Subaru’s Newest WRX STI Wants to Break a Very Specific Record

A bespoke Subie, aimed right at the Isle of Man TT course.

To put it in colloquial terms, the Subaru WRX STI has made the Isle of Man TT racecourse its bitch. In 2014, the previous generation of the rally-tested speed machine set a new automotive record on the course, circling its 38 miles of treacherous tarmac in 19 minutes and 15 seconds at an average speed of 118 mph. That was fast enough to annihilate the old record of 19 minutes and 58 seconds set in 2011…set by an even earlier WRX STI.

But 2016 is different. Subaru is actually trying.

See, in past years, Subaru attacked the Snaefell Mountain Course, as it’s technically called, in STIs with minimal modification. This year, though, the car maker is partnering with Prodrive and Subaru Technica International—a.k.a. STI itself—to build a 2016 Subaru WRX STI specifically designed to lap the Isle of Man course as fast as possible. Subaru of America and Prodrive are designing and building the car, with the in-house gurus at STI contributing their technical expertise to the project.


A car is only as fast as its driver, though, so Subaru locked down the best in the business when it comes to lapping the Isle of Man in a car: Mark Higgins. Higgins set the previous two records around the course, so it’s safe to say he’s familiar with both the route and the dynamics of Subaru’s all-wheel-drive road rockets.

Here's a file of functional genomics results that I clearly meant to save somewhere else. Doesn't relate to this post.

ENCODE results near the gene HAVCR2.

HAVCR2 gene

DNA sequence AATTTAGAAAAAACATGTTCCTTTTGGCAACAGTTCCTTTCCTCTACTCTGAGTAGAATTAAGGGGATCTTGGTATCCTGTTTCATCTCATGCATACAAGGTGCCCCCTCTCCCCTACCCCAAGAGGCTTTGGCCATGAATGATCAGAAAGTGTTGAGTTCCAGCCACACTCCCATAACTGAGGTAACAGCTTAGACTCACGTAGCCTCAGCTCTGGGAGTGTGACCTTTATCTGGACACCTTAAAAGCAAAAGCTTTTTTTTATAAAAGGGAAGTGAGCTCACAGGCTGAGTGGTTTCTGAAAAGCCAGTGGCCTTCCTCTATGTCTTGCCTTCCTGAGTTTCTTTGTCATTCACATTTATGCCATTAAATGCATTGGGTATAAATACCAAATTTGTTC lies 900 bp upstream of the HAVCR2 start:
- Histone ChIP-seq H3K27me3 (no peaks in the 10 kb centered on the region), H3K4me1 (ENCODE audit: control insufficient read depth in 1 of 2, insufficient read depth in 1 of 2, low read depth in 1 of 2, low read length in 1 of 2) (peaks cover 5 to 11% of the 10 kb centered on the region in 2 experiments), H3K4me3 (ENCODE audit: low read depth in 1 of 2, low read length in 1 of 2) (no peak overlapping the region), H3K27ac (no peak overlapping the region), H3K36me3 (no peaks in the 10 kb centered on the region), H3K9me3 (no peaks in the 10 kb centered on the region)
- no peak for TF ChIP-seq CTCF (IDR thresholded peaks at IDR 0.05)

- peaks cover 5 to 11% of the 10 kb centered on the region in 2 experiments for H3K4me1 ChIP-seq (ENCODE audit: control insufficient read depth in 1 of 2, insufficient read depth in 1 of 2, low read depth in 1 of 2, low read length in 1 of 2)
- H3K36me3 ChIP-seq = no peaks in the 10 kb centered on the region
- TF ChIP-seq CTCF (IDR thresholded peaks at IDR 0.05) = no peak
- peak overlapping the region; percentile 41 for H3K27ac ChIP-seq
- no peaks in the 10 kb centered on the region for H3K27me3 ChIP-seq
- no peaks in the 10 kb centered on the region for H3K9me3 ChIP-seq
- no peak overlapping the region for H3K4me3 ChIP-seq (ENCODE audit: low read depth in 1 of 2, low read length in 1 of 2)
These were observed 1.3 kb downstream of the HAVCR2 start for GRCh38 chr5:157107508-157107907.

The Isle of Man TT course, like Germany’s Nürburgring Nordschleife, subjects a car’s suspension and powertrain to the automotive equivalent of a CrossFit workout. A single lap of the course, which is entirely made up of public roads closed for the occasion, winds up and down mountains, through villages, and through more than 200 twists and turns. It’s extremely deadly; since the first Isle of Man TT in 1911, nearly 250 racers, officials, and spectators have died during competition events—enough to warrant their own Wikipedia page.


As impressive as the STI’s record runs around the road course are, they’re tortoise-like compared to the lap times set by the motorcycle racers who regularly compete there. The current lap record, set in 2015 by John McGuinness on a Honda CBR1000RR, stands at 17 minutes and three seconds. Which works out to an average speed north of 130 mph, in case you’re wondering.